A bright idea: Can mindfulness training curb winter blues’?Jeb Wallace-Brodeur / Staff Photo
Dr. Arnie Kozak, a Burlington-based psychologist, is teaching the public about “winter blues” through classes at his Exquisite Mind Studio.
Many of the estimated 10 percent of Vermonters who suffer from seasonal depression try to beat the “winter blues” with sunshine or full-spectrum light bulbs.
They haven’t met Dr. Arnie Kozak. He wants to turn them on to an even brighter idea.
The Burlington-based psychologist has served as one of three lead therapists on a groundbreaking University of Vermont study investigating the effectiveness of trading negative thoughts for a more positive mindset to improve a person’s mental and physical well-being.
Experts commonly treat seasonal affective disorder (SAD) by exposing patients to more light. But Kozak — working under UVM associate professor Kelly Rohan, one of the nation’s foremost researchers of SAD — has offered “cognitive behavioral therapy” to discover whether changing one’s attitudes and actions can ease winter sluggishness, sadness and craving for comfort foods.
Rohan’s unprecedented research, funded by a $2 million grant from the National Institute of Mental Health, is finding that lightening one’s attitude is just as effective as special bulbs — and ultimately more helpful for preventing future bouts. That’s why, after helping with the study the past three winters, Kozak is sharing its mindfulness concepts in public classes.
“Cognitive behavioral therapy skills are portable,” Kozak says. “You can carry them for the rest of your life and you don’t need to sit in front of an expensive light box every day.”
Kozak has focused on the mind since 1985, when he took vows from the Dalai Lama in Bodhgaya, India. Practicing meditation and yoga, he’s now a clinical assistant professor of psychiatry at UVM’s College of Medicine and a lecturer at its College of Nursing and Health Sciences. Such teaching allowed him to meet Rohan, a clinical psychologist who has built a career studying ways to melt the “winter blues.”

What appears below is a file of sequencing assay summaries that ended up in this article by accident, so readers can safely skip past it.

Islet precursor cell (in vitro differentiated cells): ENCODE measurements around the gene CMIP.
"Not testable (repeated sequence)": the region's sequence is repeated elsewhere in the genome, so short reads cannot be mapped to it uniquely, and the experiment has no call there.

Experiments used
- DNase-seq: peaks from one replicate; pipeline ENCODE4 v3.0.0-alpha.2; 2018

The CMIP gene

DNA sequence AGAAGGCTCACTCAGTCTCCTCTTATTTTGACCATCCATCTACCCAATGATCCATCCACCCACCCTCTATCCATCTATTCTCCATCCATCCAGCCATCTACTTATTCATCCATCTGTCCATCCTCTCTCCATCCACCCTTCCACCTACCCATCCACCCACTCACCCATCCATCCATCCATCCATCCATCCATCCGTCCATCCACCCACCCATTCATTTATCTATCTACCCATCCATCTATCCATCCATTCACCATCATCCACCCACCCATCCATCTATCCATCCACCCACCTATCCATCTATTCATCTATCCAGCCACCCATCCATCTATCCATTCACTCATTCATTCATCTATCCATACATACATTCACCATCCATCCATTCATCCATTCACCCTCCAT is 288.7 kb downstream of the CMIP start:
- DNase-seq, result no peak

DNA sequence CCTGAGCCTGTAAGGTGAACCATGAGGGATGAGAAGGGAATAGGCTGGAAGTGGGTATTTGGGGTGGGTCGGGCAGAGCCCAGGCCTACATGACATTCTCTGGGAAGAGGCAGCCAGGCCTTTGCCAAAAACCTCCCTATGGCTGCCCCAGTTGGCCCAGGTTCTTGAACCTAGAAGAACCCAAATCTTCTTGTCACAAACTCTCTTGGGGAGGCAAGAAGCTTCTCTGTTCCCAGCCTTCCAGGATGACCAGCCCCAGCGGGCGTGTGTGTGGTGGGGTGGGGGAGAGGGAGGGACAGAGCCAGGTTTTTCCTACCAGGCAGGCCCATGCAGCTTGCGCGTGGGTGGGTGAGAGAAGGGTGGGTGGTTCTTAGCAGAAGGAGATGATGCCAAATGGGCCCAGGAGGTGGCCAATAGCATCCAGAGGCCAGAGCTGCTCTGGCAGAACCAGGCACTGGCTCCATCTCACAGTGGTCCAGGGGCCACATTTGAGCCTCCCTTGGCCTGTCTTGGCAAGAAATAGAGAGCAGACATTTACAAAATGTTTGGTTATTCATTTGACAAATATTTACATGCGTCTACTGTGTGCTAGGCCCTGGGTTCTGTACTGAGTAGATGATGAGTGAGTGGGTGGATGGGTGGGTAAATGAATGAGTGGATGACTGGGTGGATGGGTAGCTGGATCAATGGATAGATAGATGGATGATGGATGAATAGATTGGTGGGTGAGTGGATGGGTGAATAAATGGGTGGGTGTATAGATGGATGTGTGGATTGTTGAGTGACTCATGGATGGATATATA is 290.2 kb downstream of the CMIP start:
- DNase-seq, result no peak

SAD is a depression believed linked to a lack of sunlight and its effect on the part of the brain that controls one’s sleep, mood and motivation. As days grow darker in the fall and winter, people can feel sad, worthless or unfocused, lose energy and enthusiasm and face shifts in their sleeping or eating patterns, often craving carbohydrates.
After three previous studies found promise with cognitive behavioral therapy, Rohan began UVM’s now concluding five-year study. Volunteers have traveled to Burlington for six weeks of free treatment. Some have sat 18 inches in front of full-spectrum bulbs (screened of ultraviolet rays) each morning for at least 30 minutes. Others have talked regularly with therapists.
As part of the UVM study, Kozak gathered groups twice a week for a dozen 1½-hour sessions based on Rohan’s “Coping with the Seasons” treatment guidelines.
“What we think and do can make a difference in how we feel,” Kozak says. “The aim is to make us more aware of our thoughts and behaviors and then to try to shift them.”
Wake on a cold, dark day and you may just want to hibernate.
“People tend to do less or cycle or shut down,” Kozak says. “We engage in a process of monitoring, identifying and challenging those thoughts and behaviors. Attention and awareness can give you options.”
This isn’t ducking or denying.
“We’re not trying to paper over anything or act like Pollyanna. It’s training to be more skillful with thoughts and actions. While we can’t change winter, we can change our relationship to it.”
So instead of surrendering under the covers, one can choose to get up, get out and embrace healthier alternatives such as regular exercise and a diet high in protein and low in carbohydrates.
Rohan has yet to finalize the study’s findings. But researchers can confirm that people treated with cognitive behavioral therapy coped better over time than those simply given more light.
Dr. Norman Rosenthal, the man who coined the term “SAD” and literally wrote the book on it (“Winter Blues: Everything You Need to Know to Beat Seasonal Affective Disorder”) notes Rohan’s efforts in his paperback’s latest revision: “Preliminary results are so encouraging that they are definitely worth a good look, especially since they lead to specific steps that people with SAD can take to alleviate their suffering.”
That’s good news for the 10 percent of Vermonters who experience full seasonal depression and another 20 percent who face lesser symptoms. And that’s why Kozak — now finishing a third book of his own, “Mindfulness A to Z: 108 Insights for Awakening Now,” for national publication next year — is about to start teaching public courses on winter blues as detailed on his website, exquisitemind.com.
“People want a quick fix — they want a pill, they want a light box,” Kozak says. “We try to revise our thoughts. That’s a skill you can take home and use in relationships, work, all aspects of your life.”
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